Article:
Adoption index
100 90 80 70 60 50 40 30 20 10 Enrichment of paddy straw Harvesting by serrated sickle Preparation of rice products Safe grain storage Seed treatment Average adoption 0

Technology components

Small farmers Big farmers

Medium farmers Average adoption of technology

Fig. 1. Technology adoption by different categories of farm women.

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International Rice Research Notes (0117-4185) 




The reasons for adopting the new technologies were given by Bargali et al (2007): • Most women farmers in the locality use their own seeds under the biasi system and these have poor germination and quality (Singh and Shrivastava 2004). Their use of healthy seed resulted in better seed germination, better seed quality, and optimum plant population. The lower seeding rate reduced the cost of quality seed. • Women farmers have always used traditional sickles for harvesting because they are not aware of the advantages of using serrated sickles. These workers now experience less drudgery with the use of this farm implement. Labor efficiency increased by 50%. • Safe grain storage protected grains from insect damage and lengthened storage time (Pandey et al 2006). • Women farmers in the area feed rice straw to cattle, but the animals remain undernourished. Adding 4% urea to rice straw increased the nutritive value and consequently improved animal health and milk production. This study suggests that providing information and technical support to small women farmers would enable them to adopt new technologies. Demonstrations of improved technologies in their fields could motivate poor rural women to adopt innovations.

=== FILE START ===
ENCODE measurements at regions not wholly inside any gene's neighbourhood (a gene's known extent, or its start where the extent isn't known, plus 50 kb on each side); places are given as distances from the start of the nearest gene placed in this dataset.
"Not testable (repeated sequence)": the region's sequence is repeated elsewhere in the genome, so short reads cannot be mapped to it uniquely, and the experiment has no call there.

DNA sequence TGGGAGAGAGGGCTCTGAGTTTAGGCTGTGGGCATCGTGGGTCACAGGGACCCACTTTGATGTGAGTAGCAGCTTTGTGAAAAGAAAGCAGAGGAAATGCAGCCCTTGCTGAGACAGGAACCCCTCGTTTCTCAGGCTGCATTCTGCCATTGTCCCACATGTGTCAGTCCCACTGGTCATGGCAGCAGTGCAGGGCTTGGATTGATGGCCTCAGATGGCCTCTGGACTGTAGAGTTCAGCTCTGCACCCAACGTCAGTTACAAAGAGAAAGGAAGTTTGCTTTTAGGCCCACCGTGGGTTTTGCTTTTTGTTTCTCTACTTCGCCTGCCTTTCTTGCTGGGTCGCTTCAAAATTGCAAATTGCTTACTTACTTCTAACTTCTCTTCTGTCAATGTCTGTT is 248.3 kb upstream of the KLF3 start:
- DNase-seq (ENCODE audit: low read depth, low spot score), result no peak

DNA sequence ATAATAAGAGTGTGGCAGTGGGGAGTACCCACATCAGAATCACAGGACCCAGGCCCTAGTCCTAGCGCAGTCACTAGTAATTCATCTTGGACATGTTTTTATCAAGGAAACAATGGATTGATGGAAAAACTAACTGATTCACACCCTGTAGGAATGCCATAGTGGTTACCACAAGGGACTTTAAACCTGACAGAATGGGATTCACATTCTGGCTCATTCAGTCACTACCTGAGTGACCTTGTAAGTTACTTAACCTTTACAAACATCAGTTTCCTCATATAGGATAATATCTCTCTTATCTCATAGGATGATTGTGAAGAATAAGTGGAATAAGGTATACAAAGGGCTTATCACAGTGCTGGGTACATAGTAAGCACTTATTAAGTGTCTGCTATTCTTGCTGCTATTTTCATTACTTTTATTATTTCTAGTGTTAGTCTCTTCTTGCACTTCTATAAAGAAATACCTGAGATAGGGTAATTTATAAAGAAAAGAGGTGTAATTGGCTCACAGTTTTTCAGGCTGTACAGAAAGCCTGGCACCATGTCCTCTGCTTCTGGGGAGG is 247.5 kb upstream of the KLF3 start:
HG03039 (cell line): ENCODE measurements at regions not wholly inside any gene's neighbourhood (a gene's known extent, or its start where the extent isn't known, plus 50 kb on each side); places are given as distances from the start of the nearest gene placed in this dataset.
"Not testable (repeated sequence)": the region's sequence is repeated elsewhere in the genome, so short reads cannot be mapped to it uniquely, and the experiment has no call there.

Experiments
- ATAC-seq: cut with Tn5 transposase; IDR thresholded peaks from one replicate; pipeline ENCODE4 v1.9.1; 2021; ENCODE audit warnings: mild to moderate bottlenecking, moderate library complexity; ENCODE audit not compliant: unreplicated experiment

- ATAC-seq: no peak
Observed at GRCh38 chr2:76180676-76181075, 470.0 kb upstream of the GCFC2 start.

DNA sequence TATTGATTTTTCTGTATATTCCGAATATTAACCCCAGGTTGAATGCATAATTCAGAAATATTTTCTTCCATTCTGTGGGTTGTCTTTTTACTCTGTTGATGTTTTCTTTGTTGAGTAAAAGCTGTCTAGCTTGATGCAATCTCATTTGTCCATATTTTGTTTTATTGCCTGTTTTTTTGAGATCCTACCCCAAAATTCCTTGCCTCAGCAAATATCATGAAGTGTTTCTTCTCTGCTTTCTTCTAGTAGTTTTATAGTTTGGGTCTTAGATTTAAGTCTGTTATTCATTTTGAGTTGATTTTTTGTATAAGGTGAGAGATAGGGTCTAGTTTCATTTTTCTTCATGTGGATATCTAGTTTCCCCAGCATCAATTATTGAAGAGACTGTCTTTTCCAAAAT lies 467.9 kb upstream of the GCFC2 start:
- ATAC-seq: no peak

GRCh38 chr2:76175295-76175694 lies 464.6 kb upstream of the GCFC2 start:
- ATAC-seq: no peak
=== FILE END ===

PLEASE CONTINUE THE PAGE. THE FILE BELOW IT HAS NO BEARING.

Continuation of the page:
Bargali SS, Singh SP, Shrivastava SK, Kolhe SS. 2007. Forestry plantations on rice bunds: farmers’ perceptions and technology adoption. Int. Rice Res. Notes 32(2):40-41. Bargali SS, Bargali Kiran, Singh L, Ghosh L, Lakhera ML. 2009a. Acacia nilotica-based traditional agroforestry system: effect on paddy crop and management. Curr. Sci. 96(4):581-587. Bargali SS, Pandey K, Singh L, Shrivastava SK. 2009b. Participation of rural women in rice-based agroecosystems. Int. Rice Res. Notes Vol. 34, http://irri.org/knowledge/publications/international-rice-research-notes. Depommier D, Laurent J, Cassou J, Demenois J, Heurtaux A, Grard P. 2002. Multipurpose trees and agroforestry practices for sustainable development and conservation of environment in south India: linear plantations and living fences in the dry lands of Karnataka and Tamil Nadu. In: Proceedings of the National Seminar on Conservation of Western Ghats, Tirupati. p 161-168. Pandey K, Bargali SS, Shrivastava SK. 2006. Comparative study on low-cost traditional methods and advanced technology for safe storage of grain seeds. Environ. Ecol. 24S(4):1202-1203. Singh SP, Shrivastava SK. 2004. Rice yield constraints and production technology: perception of farmers through PRA. Int. Rice Res. Notes 29(1):72-73.

We thank ICAR for financial support and the referee for valuable suggestions to improve the manuscript.

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International Rice Research Notes (0117-4185) 









Fig. 2. (A) Women farmers watch a demonstration of paddy harvesting (B) using a serrated sickle.






Fig. 3. (A) The women farmers add urea to rice straw to (B) improve feed quality.

2011, Vol. 36

International Rice Research Notes (0117-4185)